For transportation I researched trains and buses but quickly realized that if I wanted to visit the smaller towns, I was going to be very limited so I rented a car.  This was a relatively expensive proposition but it was a worthwhile tradeoff for me.  I used VIPcars.com for my rental as I always check their rates when I travel to Europe vs the “known brands” and they tend to have much better rates.

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So, that’s my trip planning process.  Now, how did it all turn out?  Well, in the next articles, I’ll talk about the towns I visited, what I did, where I stayed, and what I ate!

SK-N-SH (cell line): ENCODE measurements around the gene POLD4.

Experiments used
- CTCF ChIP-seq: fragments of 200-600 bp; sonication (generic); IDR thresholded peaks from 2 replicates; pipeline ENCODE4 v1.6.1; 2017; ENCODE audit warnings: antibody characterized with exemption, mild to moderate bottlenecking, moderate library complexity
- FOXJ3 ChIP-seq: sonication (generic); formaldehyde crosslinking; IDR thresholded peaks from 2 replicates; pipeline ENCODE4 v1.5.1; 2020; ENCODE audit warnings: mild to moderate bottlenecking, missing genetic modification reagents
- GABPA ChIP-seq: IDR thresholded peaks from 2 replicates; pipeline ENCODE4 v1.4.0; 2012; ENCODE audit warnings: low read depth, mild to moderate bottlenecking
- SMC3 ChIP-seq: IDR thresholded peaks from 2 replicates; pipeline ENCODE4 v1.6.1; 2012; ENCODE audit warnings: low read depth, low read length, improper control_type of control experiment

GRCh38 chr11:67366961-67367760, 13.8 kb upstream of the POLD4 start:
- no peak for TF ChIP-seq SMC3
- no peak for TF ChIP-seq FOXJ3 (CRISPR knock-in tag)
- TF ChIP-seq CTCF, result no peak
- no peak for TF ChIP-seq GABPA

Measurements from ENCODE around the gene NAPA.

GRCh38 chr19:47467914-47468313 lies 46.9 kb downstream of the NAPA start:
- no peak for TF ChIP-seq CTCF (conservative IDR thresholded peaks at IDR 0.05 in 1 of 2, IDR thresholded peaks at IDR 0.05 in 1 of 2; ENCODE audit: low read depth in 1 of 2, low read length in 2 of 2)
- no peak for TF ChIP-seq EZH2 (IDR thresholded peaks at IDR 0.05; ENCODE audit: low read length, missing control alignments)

As far as “the numbers” go, here you go:

ItemNumber
Days of Travel19
Miles flown11,606
Miles driven1,296
Liters of petrol116.14 (30.6 gallons)
Cost of petrol161.52 Euro ($171.21 - a whopping $5.58/gallon)
Miles per gallon42.2
Miles walked145.5
Photos snapped2,529
Pastel de Nata enjoyedLost count!
Pounds gained-3.5 - yes, I actually lost 3.5 pounds even though I TOTALLY enjoyed the food!